A dad of three has opened up on his living nightmare on prescription drugs for panic attacks, admitting: “I’m lucky I didn’t die.”
David Simons, 41, from Cork, first started taking tablets for his anxiety symptoms 10 years ago.
He recently quit as he was warned by a doctor he could be at risk of dementia in later life if he was to continue.
He was first prescribed sleeping pill Stilnoct as he was suffering from chronic panic attacks.
He told the Irish Sunday Mirror yesterday: “Ten years ago I started having panic attacks on a daily basis. I would be on my hands and knees on the floor because I thought I was dying.
“I was in and out of hospital because my heart rate was over 200 beats per minute at times. I couldn’t sleep because of the fear I wasn’t going to wake the next morning.
“My doctor prescribed me sleeping tablets at a low dose, but over time the dosage was increased.
“Then I was put on a completely different sleeping pill called Dalmane, which is a benzodiazepine.
“Up until one year ago I had no idea what they were because the doctor never told me anything about them.
“One of my consultant’s team warned me there may be a risk of dementia in later life if I continued to take it.
“The minute I heard this I stopped taking them.”
After his decision to go cold turkey, dad David believes he was lucky he didn’t die due to his withdrawal from the drug.
On the third night he woke at 5am unable to breathe. An ambulance was called as he thought he was having a heart attack.
As a result, David was advised to go back on the tablets.
He added: “What I found out was you can’t just stop this medication and I am lucky I didn’t die from sending my body and central nervous system in to shock or from having a seizure.
“That was in February, 2018.”
David stayed on the pills for a further six months, decreasing the dosage on a weekly basis until his body stabilised.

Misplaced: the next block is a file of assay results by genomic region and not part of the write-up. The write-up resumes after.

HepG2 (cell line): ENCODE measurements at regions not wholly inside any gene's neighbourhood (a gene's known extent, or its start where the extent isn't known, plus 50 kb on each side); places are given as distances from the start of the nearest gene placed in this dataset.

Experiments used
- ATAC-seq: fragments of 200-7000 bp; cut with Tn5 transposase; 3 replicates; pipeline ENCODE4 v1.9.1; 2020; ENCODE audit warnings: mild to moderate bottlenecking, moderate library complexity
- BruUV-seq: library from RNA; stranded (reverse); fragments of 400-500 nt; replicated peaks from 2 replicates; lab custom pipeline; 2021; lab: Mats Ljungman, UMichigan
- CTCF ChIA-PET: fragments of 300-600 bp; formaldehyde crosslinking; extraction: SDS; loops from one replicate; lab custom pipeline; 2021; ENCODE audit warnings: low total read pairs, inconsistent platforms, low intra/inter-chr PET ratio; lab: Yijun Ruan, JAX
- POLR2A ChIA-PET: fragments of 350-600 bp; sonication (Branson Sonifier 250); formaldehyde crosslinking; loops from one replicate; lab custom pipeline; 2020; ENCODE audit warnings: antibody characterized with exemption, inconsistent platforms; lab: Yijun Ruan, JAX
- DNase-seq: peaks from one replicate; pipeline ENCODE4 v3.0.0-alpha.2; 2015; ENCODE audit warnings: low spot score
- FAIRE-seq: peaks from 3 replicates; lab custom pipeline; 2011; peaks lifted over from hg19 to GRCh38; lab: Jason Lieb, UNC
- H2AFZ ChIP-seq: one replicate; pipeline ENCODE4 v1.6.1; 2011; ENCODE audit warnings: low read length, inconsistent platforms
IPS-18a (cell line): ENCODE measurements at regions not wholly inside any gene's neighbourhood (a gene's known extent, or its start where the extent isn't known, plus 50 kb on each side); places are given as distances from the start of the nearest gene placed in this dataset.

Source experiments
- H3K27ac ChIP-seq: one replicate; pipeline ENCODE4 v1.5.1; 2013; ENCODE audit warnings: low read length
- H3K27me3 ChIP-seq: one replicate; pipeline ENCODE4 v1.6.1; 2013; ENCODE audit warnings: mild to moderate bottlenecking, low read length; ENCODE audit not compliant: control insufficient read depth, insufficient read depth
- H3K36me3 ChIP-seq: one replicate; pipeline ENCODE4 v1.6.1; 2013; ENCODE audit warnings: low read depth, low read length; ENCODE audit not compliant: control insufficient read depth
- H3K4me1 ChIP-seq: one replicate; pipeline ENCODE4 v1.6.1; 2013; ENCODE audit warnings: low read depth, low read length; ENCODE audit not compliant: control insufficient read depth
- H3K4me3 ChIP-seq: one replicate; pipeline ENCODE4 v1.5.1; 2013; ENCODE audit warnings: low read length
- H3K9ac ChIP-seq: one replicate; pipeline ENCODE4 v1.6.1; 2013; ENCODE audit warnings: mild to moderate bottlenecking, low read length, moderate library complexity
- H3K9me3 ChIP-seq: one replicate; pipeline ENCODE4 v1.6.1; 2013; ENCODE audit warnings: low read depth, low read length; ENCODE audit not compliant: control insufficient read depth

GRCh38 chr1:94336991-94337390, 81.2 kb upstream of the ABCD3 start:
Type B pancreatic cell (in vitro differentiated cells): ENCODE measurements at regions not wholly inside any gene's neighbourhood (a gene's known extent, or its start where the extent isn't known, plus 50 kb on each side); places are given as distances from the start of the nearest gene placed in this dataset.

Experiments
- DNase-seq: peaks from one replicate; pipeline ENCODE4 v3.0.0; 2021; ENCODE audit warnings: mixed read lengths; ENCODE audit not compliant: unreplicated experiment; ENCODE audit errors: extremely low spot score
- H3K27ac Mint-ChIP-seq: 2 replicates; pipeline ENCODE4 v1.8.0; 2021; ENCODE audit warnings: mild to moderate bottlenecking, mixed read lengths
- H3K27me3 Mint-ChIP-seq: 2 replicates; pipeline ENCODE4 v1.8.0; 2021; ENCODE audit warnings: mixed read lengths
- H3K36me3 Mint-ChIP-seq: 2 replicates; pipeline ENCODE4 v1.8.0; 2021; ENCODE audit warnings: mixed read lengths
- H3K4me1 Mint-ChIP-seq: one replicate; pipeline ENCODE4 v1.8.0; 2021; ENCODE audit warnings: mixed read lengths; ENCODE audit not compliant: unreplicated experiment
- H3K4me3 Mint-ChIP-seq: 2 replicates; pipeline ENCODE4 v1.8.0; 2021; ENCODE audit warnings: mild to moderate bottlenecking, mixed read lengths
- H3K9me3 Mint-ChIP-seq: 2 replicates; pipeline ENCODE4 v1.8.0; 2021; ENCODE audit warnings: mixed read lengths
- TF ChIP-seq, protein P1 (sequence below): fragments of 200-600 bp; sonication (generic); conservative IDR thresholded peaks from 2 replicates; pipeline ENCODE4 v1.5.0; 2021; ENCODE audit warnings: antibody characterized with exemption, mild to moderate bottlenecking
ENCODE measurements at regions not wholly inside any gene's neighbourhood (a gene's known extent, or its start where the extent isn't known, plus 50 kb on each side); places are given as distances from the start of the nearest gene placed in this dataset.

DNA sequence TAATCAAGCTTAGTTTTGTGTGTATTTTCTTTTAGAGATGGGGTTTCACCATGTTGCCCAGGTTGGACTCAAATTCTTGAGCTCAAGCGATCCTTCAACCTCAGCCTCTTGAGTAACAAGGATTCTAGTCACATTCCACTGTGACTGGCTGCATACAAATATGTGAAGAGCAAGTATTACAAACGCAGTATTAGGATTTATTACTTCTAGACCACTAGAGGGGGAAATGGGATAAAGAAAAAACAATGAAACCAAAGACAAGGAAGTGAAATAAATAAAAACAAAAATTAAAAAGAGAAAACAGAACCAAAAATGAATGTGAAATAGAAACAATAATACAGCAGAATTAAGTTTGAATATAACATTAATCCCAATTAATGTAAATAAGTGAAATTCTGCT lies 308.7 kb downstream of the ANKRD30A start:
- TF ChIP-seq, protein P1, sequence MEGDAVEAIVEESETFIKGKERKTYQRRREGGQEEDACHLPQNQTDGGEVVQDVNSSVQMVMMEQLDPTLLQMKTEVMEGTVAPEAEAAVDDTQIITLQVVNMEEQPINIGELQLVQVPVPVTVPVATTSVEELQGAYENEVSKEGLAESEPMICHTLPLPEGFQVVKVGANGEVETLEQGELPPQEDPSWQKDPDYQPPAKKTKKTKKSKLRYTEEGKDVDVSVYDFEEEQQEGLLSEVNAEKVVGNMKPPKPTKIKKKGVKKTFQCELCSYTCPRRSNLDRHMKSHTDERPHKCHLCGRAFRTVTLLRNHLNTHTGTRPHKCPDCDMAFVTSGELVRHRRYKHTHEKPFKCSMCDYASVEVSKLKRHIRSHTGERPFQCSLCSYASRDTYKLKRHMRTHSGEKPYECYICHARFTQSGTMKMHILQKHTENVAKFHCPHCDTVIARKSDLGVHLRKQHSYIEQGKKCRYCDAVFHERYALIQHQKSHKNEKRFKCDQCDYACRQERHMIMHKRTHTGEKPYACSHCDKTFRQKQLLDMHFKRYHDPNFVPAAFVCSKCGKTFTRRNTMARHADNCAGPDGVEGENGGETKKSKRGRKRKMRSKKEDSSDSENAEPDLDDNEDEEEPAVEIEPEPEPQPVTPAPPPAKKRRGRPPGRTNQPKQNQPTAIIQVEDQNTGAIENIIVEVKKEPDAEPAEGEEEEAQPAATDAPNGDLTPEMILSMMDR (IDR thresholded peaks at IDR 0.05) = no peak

He has been free from prescription drugs for more than a year, but it hasn’t been without its struggles.
David described his time since as a “nightmare”.
He said: “I’ve awful stomach pain and dizziness and I’m riddled with anxiety.
“I have a lot of feelings like I’m not even in the room and I don’t know who I am seeing when I look in the mirror. It’s a living nightmare. The sleeping pill I was put on should have only been a short-term fix of two weeks not nine years.
“I don’t know if I’ll ever resume to the same life I used to live.”
David is not alone, according to Dr Pradeep K Chadha, who said dependency on prescription medication is increasing at an alarming rate in Ireland.
Also known as The Drugless Psychiatrist, Dr Chadha maintains there is an over-emphasis on pharmacological treatment of mental illnesses.
He added that patients need help with their emotional health in most cases.
He told the Irish Sunday Mirror: “All anti-psychotic and psychiatric drugs have some sort of side effects.
“Short-term use of these medications is generally safe and effective. However, long-term use is controversial because of the potential for tolerance, dependence, and other adverse effects.
“Benzodiazepines in general can be quite dangerous. They should not be used long-term for either sleep or anxiety. They should be prescribed for no longer than seven days.
“They are normally only used as a short-term treatment for severe insomnia, as they can lead to dependence.”
Serious symptoms caused by benzodiazepine withdrawal can include psychosis and seizures.
Left unmanaged, withdrawal seizures may be progressive, difficult to control, and potentially lethal.
It is recommended that withdrawal from benzodiazepines should always be done under medical supervision as it can be dangerous – especially for users with severe dependence and those with pre-existing health issues.
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